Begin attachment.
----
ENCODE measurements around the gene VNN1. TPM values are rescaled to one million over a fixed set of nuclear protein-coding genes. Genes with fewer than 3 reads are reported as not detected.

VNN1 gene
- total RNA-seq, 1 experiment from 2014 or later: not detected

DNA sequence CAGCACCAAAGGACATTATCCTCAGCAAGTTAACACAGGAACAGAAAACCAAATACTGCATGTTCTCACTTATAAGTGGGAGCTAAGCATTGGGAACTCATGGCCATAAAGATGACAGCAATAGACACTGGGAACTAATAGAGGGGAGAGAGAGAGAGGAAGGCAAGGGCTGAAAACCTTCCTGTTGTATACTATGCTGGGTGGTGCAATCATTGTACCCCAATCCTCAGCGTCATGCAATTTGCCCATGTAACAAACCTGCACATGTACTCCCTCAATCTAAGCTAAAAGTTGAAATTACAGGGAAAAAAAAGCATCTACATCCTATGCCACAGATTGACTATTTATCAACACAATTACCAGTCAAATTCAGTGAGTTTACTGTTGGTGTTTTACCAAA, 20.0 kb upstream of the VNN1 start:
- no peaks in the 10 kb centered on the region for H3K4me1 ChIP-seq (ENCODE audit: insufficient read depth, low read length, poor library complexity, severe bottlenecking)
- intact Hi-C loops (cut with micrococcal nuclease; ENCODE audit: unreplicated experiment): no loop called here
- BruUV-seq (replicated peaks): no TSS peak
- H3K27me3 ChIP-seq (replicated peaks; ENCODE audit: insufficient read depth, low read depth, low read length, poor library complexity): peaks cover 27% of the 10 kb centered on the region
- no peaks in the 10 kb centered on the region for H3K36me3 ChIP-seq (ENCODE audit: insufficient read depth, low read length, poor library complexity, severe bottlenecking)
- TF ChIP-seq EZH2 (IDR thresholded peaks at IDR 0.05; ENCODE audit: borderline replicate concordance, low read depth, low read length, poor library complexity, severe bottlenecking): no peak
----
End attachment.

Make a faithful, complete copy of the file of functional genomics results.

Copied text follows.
ENCODE measurements around the gene VNN1. TPM values are rescaled to one million over a fixed set of nuclear protein-coding genes. Genes with fewer than 3 reads are reported as not detected.

VNN1 gene
- total RNA-seq, 1 experiment from 2014 or later: not detected

DNA sequence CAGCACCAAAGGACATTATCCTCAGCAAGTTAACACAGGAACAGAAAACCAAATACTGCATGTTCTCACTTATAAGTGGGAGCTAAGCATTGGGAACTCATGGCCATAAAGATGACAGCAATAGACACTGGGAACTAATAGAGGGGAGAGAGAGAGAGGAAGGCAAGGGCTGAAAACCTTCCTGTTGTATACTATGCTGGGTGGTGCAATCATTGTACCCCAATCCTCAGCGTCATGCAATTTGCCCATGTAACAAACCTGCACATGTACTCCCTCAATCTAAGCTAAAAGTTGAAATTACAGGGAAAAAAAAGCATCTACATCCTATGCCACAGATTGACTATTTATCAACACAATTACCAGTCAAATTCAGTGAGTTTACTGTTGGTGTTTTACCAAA, 20.0 kb upstream of the VNN1 start:
- no peaks in the 10 kb centered on the region for H3K4me1 ChIP-seq (ENCODE audit: insufficient read depth, low read length, poor library complexity, severe bottlenecking)
- intact Hi-C loops (cut with micrococcal nuclease; ENCODE audit: unreplicated experiment): no loop called here
- BruUV-seq (replicated peaks): no TSS peak
- H3K27me3 ChIP-seq (replicated peaks; ENCODE audit: insufficient read depth, low read depth, low read length, poor library complexity): peaks cover 27% of the 10 kb centered on the region
- no peaks in the 10 kb centered on the region for H3K36me3 ChIP-seq (ENCODE audit: insufficient read depth, low read length, poor library complexity, severe bottlenecking)
- TF ChIP-seq EZH2 (IDR thresholded peaks at IDR 0.05; ENCODE audit: borderline replicate concordance, low read depth, low read length, poor library complexity, severe bottlenecking): no peak